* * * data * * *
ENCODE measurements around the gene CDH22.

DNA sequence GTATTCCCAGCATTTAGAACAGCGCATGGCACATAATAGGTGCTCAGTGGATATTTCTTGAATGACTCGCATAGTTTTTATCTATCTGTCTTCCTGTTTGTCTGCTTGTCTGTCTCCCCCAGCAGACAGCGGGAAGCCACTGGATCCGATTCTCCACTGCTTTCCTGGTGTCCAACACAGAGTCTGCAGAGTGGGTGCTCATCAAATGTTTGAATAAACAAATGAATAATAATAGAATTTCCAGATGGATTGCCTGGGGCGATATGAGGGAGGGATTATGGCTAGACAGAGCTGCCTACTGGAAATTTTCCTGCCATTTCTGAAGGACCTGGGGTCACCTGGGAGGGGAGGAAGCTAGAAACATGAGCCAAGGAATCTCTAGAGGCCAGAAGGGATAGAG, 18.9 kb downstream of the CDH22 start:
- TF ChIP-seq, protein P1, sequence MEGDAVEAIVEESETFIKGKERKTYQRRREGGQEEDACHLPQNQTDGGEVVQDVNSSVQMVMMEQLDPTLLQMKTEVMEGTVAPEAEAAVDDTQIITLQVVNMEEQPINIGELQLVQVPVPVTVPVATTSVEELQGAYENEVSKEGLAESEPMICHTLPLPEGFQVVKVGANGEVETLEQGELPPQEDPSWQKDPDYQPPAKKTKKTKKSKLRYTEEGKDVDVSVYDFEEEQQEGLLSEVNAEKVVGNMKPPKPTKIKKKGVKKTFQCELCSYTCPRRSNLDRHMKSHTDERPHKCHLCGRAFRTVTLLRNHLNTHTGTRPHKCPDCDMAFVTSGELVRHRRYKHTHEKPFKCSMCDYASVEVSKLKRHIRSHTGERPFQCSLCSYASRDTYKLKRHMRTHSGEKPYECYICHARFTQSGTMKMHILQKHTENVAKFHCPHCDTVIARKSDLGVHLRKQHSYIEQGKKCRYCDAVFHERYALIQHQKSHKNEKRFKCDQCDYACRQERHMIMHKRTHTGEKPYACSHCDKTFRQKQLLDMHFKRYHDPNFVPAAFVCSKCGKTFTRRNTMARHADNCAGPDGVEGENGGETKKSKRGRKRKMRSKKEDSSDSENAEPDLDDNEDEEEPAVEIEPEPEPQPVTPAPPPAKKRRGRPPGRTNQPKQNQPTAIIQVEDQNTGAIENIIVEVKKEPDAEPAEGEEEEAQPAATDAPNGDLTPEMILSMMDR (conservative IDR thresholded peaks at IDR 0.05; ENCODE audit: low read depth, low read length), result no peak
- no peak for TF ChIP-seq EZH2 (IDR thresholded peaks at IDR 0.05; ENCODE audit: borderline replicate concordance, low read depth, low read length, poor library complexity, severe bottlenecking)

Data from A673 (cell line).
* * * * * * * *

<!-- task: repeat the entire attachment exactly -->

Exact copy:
ENCODE measurements around the gene CDH22.

DNA sequence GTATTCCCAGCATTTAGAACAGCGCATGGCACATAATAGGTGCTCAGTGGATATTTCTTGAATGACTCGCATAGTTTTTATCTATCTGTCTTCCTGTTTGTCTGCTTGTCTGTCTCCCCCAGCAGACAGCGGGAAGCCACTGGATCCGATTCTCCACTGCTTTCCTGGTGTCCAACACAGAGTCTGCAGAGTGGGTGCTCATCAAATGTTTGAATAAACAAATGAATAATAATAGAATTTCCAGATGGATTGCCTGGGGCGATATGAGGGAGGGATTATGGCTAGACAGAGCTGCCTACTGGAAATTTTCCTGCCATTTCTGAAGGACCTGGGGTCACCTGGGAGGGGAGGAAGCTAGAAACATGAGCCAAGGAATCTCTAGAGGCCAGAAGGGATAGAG, 18.9 kb downstream of the CDH22 start:
- TF ChIP-seq, protein P1, sequence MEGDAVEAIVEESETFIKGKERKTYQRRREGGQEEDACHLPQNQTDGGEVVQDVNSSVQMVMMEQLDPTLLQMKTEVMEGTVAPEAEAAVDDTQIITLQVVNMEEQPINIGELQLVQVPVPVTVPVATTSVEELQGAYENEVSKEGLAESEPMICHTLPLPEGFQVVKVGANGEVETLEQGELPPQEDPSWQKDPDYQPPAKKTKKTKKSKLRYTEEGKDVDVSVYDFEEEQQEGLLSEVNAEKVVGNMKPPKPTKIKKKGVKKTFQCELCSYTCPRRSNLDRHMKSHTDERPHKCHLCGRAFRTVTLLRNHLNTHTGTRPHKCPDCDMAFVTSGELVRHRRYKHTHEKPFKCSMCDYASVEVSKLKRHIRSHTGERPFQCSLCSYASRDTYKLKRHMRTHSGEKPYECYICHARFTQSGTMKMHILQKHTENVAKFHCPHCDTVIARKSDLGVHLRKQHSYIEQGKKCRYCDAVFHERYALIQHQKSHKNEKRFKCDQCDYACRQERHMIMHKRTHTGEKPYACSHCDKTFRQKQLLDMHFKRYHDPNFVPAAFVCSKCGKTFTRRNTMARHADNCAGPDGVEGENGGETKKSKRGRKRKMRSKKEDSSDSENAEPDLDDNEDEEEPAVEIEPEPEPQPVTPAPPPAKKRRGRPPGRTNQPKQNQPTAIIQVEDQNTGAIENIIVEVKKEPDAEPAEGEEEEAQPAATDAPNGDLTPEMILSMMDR (conservative IDR thresholded peaks at IDR 0.05; ENCODE audit: low read depth, low read length), result no peak
- no peak for TF ChIP-seq EZH2 (IDR thresholded peaks at IDR 0.05; ENCODE audit: borderline replicate concordance, low read depth, low read length, poor library complexity, severe bottlenecking)

Data from A673 (cell line).